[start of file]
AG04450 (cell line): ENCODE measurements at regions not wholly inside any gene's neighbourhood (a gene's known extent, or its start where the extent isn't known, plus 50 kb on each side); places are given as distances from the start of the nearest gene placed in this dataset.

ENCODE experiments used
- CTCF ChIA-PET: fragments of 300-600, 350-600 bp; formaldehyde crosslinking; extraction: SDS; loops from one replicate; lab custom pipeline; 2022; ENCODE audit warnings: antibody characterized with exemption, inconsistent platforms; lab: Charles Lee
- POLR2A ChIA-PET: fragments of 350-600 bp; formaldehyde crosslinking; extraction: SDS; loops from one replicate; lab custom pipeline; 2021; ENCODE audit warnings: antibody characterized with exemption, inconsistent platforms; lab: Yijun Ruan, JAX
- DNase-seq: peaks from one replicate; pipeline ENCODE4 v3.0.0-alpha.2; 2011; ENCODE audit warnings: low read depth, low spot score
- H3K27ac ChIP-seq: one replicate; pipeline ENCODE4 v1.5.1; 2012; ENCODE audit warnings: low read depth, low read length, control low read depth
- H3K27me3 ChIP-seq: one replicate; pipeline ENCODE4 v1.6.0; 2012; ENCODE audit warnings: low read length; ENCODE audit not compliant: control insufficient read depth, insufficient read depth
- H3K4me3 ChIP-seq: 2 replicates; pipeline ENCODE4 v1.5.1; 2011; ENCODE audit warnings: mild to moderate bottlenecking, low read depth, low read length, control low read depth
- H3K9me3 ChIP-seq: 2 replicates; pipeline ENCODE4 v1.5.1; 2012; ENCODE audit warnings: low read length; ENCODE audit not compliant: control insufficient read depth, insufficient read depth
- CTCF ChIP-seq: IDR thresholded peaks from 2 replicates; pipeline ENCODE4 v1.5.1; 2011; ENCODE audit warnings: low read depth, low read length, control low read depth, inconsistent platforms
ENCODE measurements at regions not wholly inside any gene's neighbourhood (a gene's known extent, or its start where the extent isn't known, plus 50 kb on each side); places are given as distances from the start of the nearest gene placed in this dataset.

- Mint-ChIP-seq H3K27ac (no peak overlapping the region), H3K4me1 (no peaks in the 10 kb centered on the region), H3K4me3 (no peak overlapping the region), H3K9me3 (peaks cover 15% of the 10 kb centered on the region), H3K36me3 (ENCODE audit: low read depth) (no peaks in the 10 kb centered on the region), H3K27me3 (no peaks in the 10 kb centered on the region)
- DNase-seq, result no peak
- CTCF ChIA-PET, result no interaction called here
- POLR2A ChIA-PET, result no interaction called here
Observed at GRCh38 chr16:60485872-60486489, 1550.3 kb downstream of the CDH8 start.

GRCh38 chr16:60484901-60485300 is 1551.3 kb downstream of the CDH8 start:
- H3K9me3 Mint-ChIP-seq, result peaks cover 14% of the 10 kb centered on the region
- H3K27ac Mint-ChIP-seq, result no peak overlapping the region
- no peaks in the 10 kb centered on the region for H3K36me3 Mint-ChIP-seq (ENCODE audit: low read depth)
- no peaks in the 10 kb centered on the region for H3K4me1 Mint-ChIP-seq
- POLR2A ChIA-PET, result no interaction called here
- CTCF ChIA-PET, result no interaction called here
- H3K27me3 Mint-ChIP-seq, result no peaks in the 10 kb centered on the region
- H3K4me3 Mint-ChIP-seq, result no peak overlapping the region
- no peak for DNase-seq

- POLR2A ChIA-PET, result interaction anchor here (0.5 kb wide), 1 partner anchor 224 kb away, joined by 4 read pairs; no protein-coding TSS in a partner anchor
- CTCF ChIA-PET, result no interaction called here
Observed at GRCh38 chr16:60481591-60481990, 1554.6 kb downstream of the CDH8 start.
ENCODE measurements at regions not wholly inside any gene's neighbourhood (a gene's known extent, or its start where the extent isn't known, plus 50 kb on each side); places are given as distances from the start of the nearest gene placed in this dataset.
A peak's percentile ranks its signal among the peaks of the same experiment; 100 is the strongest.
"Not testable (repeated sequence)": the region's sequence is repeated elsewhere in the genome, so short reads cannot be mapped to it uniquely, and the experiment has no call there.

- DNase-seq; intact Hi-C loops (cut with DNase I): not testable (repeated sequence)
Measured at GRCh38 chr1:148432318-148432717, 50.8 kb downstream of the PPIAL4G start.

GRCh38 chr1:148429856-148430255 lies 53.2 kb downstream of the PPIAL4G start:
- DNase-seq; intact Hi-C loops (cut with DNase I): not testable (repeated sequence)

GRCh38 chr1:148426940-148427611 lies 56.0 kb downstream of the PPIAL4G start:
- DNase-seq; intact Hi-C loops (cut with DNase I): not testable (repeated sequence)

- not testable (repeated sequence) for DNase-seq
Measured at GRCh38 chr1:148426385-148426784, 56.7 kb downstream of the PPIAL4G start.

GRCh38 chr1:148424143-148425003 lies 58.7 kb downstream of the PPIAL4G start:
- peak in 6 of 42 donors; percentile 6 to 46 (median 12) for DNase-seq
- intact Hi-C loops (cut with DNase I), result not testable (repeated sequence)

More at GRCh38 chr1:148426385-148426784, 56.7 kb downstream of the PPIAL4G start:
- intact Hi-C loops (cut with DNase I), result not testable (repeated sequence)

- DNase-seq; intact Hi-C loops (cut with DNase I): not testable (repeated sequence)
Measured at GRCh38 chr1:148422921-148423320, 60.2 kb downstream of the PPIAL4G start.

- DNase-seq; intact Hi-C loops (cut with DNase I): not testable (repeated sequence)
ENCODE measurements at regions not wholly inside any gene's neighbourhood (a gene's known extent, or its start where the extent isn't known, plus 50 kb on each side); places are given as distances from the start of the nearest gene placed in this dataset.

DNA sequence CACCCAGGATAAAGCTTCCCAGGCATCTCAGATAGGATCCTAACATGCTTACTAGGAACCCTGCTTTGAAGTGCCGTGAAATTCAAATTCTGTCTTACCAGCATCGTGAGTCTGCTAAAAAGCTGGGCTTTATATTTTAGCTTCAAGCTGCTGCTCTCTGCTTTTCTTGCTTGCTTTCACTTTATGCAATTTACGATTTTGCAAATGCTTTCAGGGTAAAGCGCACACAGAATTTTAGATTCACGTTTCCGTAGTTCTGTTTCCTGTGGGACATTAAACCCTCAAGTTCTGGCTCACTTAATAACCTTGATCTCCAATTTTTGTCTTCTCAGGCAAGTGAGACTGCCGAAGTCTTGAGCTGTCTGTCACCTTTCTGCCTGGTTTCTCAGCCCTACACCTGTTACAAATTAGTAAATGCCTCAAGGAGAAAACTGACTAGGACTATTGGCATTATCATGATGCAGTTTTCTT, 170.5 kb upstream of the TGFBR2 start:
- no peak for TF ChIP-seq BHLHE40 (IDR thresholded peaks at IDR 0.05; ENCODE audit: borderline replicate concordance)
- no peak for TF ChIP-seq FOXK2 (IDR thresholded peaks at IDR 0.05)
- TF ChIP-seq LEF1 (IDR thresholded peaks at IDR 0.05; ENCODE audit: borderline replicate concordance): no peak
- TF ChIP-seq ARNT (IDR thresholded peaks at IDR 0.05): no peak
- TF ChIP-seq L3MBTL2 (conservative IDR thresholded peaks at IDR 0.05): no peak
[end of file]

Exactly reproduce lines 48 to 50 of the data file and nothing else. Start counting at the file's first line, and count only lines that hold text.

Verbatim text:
- DNase-seq; intact Hi-C loops (cut with DNase I): not testable (repeated sequence)
ENCODE measurements at regions not wholly inside any gene's neighbourhood (a gene's known extent, or its start where the extent isn't known, plus 50 kb on each side); places are given as distances from the start of the nearest gene placed in this dataset.

DNA sequence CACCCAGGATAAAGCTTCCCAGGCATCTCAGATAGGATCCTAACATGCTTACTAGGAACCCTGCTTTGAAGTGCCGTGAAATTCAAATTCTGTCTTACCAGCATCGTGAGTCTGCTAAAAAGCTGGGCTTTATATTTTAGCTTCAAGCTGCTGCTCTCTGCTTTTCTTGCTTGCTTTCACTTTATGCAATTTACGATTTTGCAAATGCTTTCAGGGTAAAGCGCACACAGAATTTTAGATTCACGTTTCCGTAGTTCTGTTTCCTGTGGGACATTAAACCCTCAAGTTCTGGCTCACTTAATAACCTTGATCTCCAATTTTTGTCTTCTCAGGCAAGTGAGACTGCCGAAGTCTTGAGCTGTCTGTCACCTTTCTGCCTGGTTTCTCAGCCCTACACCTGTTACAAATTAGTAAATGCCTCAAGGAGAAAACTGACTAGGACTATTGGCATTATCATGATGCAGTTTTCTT, 170.5 kb upstream of the TGFBR2 start: